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The new studio full-length from Microstoria finds digital collaborators Jan St Werner and Markus Popp in more of a talkative mood. Their previous releases helped pave the way for the minimal, glitch craze in a more contemplative, almost silent way. Model 3, Step 2 has a more expressive feel to it, some tracks actually jumping out at you like "Fakeshift" with its deep chords and rolling sounds of sequences that jarringly get "ripped" away from the sound spectrum and skip around feverishly. There are quite a few inward moments on this however, but those tracks never seem to fade into the ether or fall into a simple, ambient mood. Both artists keep their digital sounds moving around, reminding me of the scene in Star Wars inside the Jawa's sandcrawler. The talking droids bleep and bloop, filling the air with various vocal tonalities that are unique to each, but in combination with the others they create the impression of a digital conversation.

Their U.S. label Thrill Jockey promotes this release by stating the artists empathy with free-jazz musicians and their ability to explore and exploit sonic possibilities utilizing a wide-ranging tonal pallette. This rings true as St Werner and Popp have documented their ability to do this in a live performance setting with their last full-length "Improvisors". Their press release also states that they create sounds together, thus the ability to improvise and combine similar sounds in an effective way.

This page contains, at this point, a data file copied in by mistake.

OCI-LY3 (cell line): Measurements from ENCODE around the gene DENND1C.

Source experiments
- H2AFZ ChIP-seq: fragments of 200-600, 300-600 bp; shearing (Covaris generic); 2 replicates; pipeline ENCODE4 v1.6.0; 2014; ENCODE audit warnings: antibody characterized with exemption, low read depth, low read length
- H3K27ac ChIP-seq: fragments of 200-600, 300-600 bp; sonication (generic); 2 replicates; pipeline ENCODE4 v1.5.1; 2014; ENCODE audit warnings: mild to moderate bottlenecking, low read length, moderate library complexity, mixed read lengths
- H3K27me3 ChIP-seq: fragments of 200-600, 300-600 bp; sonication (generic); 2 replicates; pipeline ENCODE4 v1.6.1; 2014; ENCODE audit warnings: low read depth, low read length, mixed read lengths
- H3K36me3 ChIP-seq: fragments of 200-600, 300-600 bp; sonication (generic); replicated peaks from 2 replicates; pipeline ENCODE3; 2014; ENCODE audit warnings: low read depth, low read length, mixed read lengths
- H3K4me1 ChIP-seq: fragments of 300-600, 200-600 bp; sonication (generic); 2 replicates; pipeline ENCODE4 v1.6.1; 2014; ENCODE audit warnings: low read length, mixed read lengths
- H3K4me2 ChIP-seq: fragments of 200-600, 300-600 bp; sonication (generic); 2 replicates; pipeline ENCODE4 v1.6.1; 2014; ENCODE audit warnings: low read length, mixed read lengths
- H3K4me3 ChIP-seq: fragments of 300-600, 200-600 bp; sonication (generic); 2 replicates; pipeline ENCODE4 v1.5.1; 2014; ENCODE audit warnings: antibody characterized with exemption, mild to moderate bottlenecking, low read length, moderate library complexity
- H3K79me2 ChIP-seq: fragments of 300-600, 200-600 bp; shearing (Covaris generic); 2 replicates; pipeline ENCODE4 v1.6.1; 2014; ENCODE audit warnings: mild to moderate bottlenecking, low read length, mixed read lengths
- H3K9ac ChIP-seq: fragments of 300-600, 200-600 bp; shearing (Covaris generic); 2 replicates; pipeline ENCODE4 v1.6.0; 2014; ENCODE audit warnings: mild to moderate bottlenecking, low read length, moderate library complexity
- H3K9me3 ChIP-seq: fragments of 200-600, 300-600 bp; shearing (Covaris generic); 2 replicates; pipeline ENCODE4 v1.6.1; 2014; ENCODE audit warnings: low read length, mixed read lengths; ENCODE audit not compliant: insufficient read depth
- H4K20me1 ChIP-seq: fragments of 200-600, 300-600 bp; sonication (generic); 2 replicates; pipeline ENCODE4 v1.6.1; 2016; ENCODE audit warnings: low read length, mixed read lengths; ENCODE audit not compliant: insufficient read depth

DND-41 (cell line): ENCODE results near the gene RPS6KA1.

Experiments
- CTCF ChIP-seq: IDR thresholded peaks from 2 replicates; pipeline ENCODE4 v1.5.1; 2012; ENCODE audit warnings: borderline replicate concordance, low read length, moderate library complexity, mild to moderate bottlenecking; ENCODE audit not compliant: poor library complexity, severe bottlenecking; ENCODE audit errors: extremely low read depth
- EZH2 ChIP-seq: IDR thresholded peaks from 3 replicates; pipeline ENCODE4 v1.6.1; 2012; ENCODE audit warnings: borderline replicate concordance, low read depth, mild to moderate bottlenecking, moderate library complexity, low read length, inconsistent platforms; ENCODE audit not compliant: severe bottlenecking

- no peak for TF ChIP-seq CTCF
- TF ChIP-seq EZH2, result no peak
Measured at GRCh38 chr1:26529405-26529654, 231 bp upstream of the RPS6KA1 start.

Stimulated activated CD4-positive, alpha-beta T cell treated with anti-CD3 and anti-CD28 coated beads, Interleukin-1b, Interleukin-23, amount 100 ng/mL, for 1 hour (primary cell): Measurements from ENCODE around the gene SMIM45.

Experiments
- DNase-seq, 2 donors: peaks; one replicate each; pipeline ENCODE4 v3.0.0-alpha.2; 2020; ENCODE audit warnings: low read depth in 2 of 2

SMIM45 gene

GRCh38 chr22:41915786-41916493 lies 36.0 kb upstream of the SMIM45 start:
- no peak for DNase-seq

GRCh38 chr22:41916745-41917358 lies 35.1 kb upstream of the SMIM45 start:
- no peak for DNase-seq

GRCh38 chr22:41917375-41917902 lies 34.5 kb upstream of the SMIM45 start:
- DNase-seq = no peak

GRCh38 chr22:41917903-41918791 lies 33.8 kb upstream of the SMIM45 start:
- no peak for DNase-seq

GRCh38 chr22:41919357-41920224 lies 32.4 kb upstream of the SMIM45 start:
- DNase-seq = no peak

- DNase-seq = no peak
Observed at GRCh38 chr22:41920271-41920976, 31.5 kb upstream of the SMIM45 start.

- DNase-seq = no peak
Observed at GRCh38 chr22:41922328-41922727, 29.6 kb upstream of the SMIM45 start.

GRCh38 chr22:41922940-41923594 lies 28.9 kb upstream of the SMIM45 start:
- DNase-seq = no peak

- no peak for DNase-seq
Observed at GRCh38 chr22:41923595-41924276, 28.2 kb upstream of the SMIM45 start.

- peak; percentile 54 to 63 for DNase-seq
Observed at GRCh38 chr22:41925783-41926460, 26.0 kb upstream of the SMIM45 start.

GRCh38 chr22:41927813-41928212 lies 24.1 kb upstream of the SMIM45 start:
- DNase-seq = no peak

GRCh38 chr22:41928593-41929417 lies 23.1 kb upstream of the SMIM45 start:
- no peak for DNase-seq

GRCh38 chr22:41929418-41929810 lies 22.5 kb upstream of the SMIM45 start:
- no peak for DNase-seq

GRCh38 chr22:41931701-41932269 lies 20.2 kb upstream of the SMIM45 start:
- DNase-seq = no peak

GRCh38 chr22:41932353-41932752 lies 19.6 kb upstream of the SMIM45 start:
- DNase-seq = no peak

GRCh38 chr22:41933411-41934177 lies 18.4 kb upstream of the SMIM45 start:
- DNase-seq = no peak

Nonetheless, being more than just creators of chin-scratching moods, the Microstoria project has never been completely devoid of melody or soul. The opening track "Me-Too-Modula" sparkles with digital trumpet sounds that squeak out triumphant blasts. The following track "Glocky Bit" has a jazzy element to it in that the tonal sounds they each create sort of resonate together, but they also sound like they are singing too. The improvised laptop collaboration is nothing new anymore, and calling it jazz may be a stretch, but Microstoria music expresses a unique combination of tonality and abstraction that creates an almost indescribable mood. One that's not as "cold" as one might expect from digital processing. Model 3, Step 2 may not be as minimal or as calming as previous efforts, but their music floats from the speakers just as delicately and effortlessly as always.

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[email protected] | January 2001 | Issue 10